United States of America, Plaintiff-appellee, v. Dawn Marie Bujak, Defendant-appellant, 347 F.3d 607 (6th Cir. 2003)Annotate this Case
Decided and Filed: October 23, 2003. Pursuant to Sixth Circuit Rule 206
ON BRIEF: Hershell D. Koger, Pulaski, Tennessee, for Appellant.
Lawrence W. Moon, Jr., S. Carran Daughtrey, ASSISTANT UNITED STATES ATTORNEY, Nashville, Tennessee.
Before: MERRITT, MARTIN, and COLE, Circuit Judges.
BOYCE F. MARTIN, JR., Circuit Judge.
Dawn Marie Bujak, represented by counsel, appeals a district court judgment revoking her probation and imposing a six month term of imprisonment. The parties have expressly waived oral argument and this panel unanimously agrees that oral argument is not needed. See Fed. R. App. P. 34(a).
In October 2000, Bujak pleaded guilty to obtaining possession of a controlled substance by misrepresentation in violation of 21 U.S.C. § 843(a) (3). The court sentenced her to three years of probation, ordering her to comply with the standard conditions of probation and the following special conditions: 1) that she participate in a program of drug testing and substance abuse treatment; 2) that she submit to random urine screens; and 3) that she pay two hundred dollars per month toward the cost of supervision. In January 2002, the district court extended Bujak's supervision by one year as a result of her violation of the conditions of her probation. Thereafter, on February 14, 2003, the district court issued a warrant for Bujak's arrest based on her continued non-compliance with the conditions of her probation.
The district court held a revocation hearing, during which Bujak acknowledged that she had violated her probation by failing to participate in substance abuse counseling, failing to submit to urinalysis, failing to submit supervision reports, and failing to pay two hundred dollars per month toward the cost of supervision. The district court revoked Bujak's probation and sentenced her to six months of incarceration. Bujak has filed a timely appeal, arguing that the district court improperly revoked her probation and that the six month sentence was unreasonable.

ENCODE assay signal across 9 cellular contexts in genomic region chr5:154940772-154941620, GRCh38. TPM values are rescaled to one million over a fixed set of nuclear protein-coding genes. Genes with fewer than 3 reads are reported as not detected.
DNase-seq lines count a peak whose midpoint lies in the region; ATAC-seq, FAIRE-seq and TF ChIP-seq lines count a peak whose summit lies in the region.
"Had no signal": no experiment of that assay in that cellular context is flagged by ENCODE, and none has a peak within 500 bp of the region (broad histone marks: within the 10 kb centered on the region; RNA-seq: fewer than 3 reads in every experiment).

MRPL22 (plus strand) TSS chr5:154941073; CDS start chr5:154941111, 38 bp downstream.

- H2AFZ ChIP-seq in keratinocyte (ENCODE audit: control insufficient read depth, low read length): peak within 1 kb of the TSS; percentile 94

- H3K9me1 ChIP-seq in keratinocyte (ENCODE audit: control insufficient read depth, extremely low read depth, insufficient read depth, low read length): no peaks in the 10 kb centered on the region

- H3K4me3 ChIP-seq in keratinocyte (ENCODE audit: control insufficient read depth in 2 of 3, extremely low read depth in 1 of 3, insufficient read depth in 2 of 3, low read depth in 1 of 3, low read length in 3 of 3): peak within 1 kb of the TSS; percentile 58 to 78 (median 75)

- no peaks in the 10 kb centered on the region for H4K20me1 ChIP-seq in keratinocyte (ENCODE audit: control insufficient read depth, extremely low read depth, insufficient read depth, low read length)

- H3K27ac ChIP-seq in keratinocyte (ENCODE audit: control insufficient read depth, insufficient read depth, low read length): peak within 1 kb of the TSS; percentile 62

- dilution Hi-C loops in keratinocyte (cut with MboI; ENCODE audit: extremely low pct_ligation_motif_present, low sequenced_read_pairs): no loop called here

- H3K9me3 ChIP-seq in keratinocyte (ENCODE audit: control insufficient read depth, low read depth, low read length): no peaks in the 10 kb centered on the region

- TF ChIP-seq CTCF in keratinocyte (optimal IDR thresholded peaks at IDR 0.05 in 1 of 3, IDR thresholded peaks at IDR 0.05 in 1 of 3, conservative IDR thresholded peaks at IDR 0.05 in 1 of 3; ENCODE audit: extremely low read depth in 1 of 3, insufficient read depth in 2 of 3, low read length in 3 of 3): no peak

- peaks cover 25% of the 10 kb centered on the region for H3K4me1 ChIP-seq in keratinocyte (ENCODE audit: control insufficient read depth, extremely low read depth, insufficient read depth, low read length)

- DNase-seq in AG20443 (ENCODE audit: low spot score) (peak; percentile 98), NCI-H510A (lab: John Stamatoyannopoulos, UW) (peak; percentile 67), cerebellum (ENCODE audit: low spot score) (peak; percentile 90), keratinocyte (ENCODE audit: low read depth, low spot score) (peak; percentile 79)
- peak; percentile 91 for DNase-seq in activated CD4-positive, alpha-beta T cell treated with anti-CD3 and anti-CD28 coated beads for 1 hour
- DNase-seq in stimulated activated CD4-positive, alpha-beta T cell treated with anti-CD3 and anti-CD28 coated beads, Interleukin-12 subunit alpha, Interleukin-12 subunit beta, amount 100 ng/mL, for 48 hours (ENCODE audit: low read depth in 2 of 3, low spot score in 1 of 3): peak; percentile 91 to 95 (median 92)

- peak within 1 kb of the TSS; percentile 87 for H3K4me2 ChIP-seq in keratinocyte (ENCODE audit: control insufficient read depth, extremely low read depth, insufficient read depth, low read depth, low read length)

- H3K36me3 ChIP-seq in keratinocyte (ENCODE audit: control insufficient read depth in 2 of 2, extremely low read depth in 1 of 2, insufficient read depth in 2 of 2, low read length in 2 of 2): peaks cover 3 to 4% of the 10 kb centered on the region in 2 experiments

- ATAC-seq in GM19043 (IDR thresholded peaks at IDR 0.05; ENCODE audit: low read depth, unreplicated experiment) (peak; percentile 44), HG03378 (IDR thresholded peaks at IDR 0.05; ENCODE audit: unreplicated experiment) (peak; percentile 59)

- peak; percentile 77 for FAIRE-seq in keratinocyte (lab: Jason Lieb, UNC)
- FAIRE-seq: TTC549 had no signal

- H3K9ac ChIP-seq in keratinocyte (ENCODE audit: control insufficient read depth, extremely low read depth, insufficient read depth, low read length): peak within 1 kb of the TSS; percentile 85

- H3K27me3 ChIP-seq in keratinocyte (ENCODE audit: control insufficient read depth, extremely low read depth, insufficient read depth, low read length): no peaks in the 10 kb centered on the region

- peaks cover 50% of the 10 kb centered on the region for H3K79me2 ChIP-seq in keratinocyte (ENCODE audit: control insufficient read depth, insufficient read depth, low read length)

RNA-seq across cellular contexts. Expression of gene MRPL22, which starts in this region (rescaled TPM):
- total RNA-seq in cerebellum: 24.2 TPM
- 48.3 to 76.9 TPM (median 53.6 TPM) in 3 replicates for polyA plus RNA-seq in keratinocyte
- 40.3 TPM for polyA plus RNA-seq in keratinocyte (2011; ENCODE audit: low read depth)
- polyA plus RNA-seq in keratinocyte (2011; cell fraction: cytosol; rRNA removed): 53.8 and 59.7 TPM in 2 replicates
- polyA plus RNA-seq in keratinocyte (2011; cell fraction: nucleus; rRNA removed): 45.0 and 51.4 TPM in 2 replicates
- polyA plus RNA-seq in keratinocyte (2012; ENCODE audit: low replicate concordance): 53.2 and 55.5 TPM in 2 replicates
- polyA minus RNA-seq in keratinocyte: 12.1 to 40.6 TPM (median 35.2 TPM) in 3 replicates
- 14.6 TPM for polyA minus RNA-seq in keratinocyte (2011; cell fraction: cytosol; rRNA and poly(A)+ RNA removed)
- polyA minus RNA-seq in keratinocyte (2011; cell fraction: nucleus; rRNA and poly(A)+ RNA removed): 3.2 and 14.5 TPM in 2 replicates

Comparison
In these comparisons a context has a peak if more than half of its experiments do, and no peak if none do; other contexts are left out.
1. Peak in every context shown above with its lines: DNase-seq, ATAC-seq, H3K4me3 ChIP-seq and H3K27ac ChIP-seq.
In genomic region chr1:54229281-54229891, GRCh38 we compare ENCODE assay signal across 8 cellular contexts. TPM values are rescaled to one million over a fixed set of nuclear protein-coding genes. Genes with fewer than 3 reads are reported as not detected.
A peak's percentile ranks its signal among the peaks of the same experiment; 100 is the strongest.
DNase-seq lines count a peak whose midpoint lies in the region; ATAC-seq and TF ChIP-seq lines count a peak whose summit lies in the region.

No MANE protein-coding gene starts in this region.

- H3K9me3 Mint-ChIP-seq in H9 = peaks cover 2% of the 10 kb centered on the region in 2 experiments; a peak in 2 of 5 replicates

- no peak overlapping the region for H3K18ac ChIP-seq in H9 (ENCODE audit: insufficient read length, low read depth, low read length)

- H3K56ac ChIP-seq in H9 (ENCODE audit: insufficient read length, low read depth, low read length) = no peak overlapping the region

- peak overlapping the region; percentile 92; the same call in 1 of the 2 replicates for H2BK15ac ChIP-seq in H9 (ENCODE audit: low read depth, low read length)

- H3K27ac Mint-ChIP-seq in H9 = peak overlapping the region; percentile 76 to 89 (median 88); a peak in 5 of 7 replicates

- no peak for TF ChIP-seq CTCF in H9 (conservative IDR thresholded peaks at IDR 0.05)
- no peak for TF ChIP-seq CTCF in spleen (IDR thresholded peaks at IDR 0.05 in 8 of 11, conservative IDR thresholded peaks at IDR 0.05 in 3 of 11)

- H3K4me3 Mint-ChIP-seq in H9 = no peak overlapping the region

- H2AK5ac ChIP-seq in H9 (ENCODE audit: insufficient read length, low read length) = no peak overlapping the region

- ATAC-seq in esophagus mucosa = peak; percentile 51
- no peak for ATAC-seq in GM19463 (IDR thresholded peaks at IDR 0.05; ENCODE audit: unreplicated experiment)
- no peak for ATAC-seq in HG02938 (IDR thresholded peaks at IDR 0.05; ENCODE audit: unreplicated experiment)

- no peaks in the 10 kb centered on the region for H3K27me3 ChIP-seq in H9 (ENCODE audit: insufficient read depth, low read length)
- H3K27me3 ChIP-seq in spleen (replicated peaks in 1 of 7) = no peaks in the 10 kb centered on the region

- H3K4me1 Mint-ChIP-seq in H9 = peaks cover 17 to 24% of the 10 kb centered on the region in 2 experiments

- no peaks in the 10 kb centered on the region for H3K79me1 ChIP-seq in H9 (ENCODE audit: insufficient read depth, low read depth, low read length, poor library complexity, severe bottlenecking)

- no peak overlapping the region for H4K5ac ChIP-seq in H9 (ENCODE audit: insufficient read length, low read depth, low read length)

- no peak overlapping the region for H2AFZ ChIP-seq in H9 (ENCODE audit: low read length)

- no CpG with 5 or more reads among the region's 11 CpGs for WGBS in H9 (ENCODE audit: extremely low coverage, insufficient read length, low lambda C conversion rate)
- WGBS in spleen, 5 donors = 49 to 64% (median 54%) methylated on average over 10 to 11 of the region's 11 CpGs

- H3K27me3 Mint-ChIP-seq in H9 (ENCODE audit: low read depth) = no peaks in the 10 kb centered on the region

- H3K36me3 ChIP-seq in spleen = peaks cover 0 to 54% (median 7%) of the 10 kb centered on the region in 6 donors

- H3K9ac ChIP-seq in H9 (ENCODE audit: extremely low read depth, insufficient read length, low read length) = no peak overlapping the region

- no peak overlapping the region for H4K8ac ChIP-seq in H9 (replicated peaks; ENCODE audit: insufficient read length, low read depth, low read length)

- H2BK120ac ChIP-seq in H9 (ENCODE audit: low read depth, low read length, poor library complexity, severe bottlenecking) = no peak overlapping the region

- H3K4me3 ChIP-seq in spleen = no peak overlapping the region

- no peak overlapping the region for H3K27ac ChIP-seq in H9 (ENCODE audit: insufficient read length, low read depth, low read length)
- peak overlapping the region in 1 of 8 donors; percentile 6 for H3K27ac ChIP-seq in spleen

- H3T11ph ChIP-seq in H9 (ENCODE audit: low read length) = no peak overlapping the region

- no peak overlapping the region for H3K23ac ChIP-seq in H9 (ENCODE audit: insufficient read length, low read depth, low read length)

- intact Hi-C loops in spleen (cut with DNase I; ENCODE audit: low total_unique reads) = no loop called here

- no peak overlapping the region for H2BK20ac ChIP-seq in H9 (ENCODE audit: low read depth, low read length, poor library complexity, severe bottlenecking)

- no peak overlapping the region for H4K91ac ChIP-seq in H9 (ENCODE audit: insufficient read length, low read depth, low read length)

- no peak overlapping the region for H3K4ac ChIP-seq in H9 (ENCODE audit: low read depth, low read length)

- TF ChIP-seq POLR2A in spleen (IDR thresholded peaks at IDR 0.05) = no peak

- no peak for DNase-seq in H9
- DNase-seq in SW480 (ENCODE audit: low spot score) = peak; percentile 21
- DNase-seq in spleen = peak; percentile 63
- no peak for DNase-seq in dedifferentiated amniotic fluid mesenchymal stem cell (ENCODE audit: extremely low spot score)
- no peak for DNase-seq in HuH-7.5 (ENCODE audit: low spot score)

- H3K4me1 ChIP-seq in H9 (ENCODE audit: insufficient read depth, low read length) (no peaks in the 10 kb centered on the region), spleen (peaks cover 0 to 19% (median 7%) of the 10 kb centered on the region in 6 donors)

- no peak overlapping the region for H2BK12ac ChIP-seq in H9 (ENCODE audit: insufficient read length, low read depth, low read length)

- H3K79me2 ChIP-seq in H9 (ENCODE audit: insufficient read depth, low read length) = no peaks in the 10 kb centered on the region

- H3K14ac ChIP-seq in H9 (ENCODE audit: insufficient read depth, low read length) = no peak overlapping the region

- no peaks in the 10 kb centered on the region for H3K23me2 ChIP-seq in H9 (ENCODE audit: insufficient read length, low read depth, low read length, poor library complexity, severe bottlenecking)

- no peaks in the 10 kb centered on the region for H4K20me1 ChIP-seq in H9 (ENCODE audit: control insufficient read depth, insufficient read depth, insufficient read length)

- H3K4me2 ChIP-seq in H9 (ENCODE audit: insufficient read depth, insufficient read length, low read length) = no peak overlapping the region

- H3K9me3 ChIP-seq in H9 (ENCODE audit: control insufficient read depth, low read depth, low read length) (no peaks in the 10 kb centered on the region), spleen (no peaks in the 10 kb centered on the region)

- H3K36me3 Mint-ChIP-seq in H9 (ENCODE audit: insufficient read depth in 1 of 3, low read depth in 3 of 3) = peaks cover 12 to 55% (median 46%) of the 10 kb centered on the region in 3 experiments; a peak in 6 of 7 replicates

Upon review, we conclude that the district court properly revoked Bujak's probation. Probation revocation hearings involve two analytically distinct stages: 1) a factual determination of whether the probationer has violated a condition of probation; and 2) a discretionary determination of whether violation of a condition warrants revocation of probation. See Black v. Romano, 471 U.S. 606, 611, 105 S. Ct. 2254, 85 L. Ed. 2d 636 (1985). There do not appear to be any Sixth Circuit cases directly on point with respect to the burden of proof necessary to establish a probation violation. However, this Court has held that, in order to revoke supervised release, the sentencing court must find by a preponderance of the evidence that a defendant has violated a condition of her supervised release. See United States v. Cofield, 233 F.3d 405, 406 (6th Cir. 2000). We now hold that the preponderance of the evidence standard also applies to determinations of whether a probationer has violated a condition of probation. As stated above, Bujak readily acknowledged that she had violated the terms of her probation by failing to participate in substance abuse counseling, failing to submit to urinalysis, failing to submit supervision reports, and failing to pay two hundred dollars per month toward the cost of supervision.